"It felt to me as though a wave crashed over me," says the historian and women’s studies scholar Lois W. Banner, of her discovery of feminism. It was the late 1960s when some academic feminists urged her to read about the history of women. Her passion for the subject later propelled her to help found one of the nation’s first women’s studies programs, at Douglass College, the women’s college of Rutgers University.
And so began an accomplished career in academe for Ms. Banner, an influential scholar of women’s and gender history who retired in December from the University of Southern California.
"Feminism made me think that I could do grand things in life," Ms. Banner says. "That I could dream great visions."
She went on to teach history and gender studies at University of Southern California for 30 years. She wrote or co-edited 10 books, including American Beauty, on the evolution of the beauty and fashion industries in the United States, and Intertwined Lives, a biography of the anthropologists Margaret Mead and Ruth Benedict. She was also one of the founders of the Berkshire Conference on the History of Women, whose 2014 meeting, in May, will be the 16th since it began in 1973. The conference of several hundred historians will take place in Toronto this year.
"Lois is just inexhaustible," says Alice Echols, director of the Center for Feminist Research at Southern California.
"I’ve never met somebody who is so full of energy and enthusiasm."
It was Ms. Banner’s dynamism that carried her through the challenges she faced at the start of her academic career, in the late 1960s. For instance, when she applied for jobs or fellowships, Ms. Banner says, she was told she was "only going to get married."
But in 1983, Ms. Banner became a full professor at the University of Southern California.
"They liked my work," she says. "I published myself to the top, is what I did."
Ms. Echols says Ms. Banner’s influence on students was "enormous." Students sometimes opted to major or minor in gender studies after taking Ms. Banner’s courses.
Ms. Banner says her student evaluations soared when she started teaching her books in class. For instance, she taught three courses on Marilyn Monroe based on her book Marilyn: The Passion and the Paradox, published in 2012. "I opened myself up completely in classes to my students, and it was amazing," Ms. Banner says. "I was always being fueled by that" interaction.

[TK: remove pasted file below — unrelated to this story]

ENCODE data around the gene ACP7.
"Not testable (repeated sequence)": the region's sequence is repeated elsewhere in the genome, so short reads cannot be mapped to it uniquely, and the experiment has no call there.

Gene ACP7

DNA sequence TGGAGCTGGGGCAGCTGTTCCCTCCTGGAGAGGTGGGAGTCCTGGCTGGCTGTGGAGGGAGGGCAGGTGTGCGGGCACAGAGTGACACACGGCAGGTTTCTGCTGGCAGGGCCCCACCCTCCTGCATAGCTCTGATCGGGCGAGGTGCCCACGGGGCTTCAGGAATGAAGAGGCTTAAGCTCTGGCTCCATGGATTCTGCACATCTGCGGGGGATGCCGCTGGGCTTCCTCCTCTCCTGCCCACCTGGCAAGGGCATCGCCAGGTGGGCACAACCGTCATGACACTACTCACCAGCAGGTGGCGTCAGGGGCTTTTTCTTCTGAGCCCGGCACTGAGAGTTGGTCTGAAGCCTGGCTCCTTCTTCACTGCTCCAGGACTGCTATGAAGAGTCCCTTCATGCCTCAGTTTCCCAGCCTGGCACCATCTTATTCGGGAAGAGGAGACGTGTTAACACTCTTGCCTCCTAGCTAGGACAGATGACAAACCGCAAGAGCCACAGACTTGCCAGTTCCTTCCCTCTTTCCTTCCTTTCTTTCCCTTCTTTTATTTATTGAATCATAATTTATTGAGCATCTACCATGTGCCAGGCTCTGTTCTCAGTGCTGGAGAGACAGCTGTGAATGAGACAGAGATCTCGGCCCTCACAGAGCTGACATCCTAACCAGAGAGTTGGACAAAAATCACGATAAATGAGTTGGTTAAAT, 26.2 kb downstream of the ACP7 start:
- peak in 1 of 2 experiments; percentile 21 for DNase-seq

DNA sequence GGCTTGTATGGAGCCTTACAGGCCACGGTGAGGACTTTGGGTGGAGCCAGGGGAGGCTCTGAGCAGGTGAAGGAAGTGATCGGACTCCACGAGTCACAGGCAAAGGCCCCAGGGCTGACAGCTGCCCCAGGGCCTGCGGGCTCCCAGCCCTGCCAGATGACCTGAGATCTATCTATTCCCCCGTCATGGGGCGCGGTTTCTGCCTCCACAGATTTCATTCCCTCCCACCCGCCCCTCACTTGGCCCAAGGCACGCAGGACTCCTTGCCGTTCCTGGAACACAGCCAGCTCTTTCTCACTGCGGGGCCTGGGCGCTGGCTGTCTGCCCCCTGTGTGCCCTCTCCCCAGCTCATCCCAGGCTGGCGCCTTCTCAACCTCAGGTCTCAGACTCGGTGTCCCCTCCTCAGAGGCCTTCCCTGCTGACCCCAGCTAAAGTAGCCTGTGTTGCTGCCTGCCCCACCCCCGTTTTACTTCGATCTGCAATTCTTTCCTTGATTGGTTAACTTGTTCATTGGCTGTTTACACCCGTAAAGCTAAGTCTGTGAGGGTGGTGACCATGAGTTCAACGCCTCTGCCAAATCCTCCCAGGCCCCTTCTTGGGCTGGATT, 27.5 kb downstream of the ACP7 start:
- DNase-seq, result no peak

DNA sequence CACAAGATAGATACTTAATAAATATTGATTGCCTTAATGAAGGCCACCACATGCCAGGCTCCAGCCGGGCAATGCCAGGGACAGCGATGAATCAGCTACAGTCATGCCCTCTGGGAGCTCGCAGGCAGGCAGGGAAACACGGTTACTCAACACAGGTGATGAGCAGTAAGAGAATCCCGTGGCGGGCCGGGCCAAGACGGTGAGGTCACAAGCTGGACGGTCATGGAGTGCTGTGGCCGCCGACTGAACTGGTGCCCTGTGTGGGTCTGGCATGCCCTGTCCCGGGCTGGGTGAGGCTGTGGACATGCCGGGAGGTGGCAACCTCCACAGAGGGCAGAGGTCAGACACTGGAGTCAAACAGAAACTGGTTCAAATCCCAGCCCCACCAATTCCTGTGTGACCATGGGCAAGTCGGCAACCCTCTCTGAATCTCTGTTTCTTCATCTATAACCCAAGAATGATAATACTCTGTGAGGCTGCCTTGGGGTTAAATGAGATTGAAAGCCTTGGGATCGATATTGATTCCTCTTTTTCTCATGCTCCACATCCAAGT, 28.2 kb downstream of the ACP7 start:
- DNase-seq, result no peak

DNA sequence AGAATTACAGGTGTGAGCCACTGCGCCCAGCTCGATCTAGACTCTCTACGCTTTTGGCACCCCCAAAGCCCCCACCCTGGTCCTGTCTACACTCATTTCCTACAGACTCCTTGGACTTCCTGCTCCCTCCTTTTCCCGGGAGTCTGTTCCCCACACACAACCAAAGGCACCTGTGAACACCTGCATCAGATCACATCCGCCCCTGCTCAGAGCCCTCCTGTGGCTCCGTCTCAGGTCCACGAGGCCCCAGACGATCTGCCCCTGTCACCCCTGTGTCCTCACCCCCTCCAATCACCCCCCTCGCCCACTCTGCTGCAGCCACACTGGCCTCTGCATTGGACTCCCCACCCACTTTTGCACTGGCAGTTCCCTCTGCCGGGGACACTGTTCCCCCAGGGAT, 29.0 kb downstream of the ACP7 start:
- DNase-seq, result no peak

Writing Marilyn, to Ms. Banner’s surprise, put her "right in the middle" of queer theory. She argues that Ms. Monroe had lesbian relationships, and considered herself, sometimes, to be more lesbian than heterosexual
Queer theory, already a major strain in gender studies, will continue to play a large role in the future of the field, she says.
"Gay people and transgender people are very militant, and that’s always the way a field first starts," she says. "Because they feel they have no position or place, so they become very powerful, they write a lot, they group together."
Ms. Echols says Ms. Banner recognized early on the importance of broadening women’s studies to include the study of other gender issues. That expansion "helped to lead the way nationally toward a reframing of the field," Ms. Echols says.
Because it is interdisciplinary, gender studies "crosses the map in all directions," Ms. Banner says. Over the years, she had to become well-versed—if not an expert—in a variety of subjects, including queer theory and postmodernism, to further understand gender studies’ many realms. Now that she is a history professor emerita, her fire and ambition have not subsided. She is rewriting American Beauty.
"I am opening up the whole field of beauty again," she says. "It’s a complicated book, but everything I write is complicated. It’s just the way I am."